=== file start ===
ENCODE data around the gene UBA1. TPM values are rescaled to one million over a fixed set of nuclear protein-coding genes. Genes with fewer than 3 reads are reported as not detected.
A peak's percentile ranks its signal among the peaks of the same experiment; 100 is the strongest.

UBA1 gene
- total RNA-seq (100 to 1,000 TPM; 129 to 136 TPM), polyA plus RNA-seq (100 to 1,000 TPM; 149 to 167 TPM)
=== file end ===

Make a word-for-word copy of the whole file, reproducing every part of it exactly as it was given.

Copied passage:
ENCODE data around the gene UBA1. TPM values are rescaled to one million over a fixed set of nuclear protein-coding genes. Genes with fewer than 3 reads are reported as not detected.
A peak's percentile ranks its signal among the peaks of the same experiment; 100 is the strongest.

UBA1 gene
- total RNA-seq (100 to 1,000 TPM; 129 to 136 TPM), polyA plus RNA-seq (100 to 1,000 TPM; 149 to 167 TPM)